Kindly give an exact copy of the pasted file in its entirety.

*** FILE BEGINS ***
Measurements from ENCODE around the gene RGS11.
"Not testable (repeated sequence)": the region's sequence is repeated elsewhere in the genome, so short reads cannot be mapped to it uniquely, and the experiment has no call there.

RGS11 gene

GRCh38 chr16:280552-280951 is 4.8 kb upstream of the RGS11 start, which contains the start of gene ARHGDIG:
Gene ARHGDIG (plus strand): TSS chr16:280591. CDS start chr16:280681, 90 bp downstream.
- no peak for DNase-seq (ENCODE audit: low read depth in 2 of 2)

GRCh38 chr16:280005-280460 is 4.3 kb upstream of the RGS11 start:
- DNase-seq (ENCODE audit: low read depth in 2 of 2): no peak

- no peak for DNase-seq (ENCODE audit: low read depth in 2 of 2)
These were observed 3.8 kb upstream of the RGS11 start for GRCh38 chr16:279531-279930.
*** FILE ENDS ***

Measurements from ENCODE around the gene RGS11.
"Not testable (repeated sequence)": the region's sequence is repeated elsewhere in the genome, so short reads cannot be mapped to it uniquely, and the experiment has no call there.

RGS11 gene

GRCh38 chr16:280552-280951 is 4.8 kb upstream of the RGS11 start, which contains the start of gene ARHGDIG:
Gene ARHGDIG (plus strand): TSS chr16:280591. CDS start chr16:280681, 90 bp downstream.
- no peak for DNase-seq (ENCODE audit: low read depth in 2 of 2)

GRCh38 chr16:280005-280460 is 4.3 kb upstream of the RGS11 start:
- DNase-seq (ENCODE audit: low read depth in 2 of 2): no peak

- no peak for DNase-seq (ENCODE audit: low read depth in 2 of 2)
These were observed 3.8 kb upstream of the RGS11 start for GRCh38 chr16:279531-279930.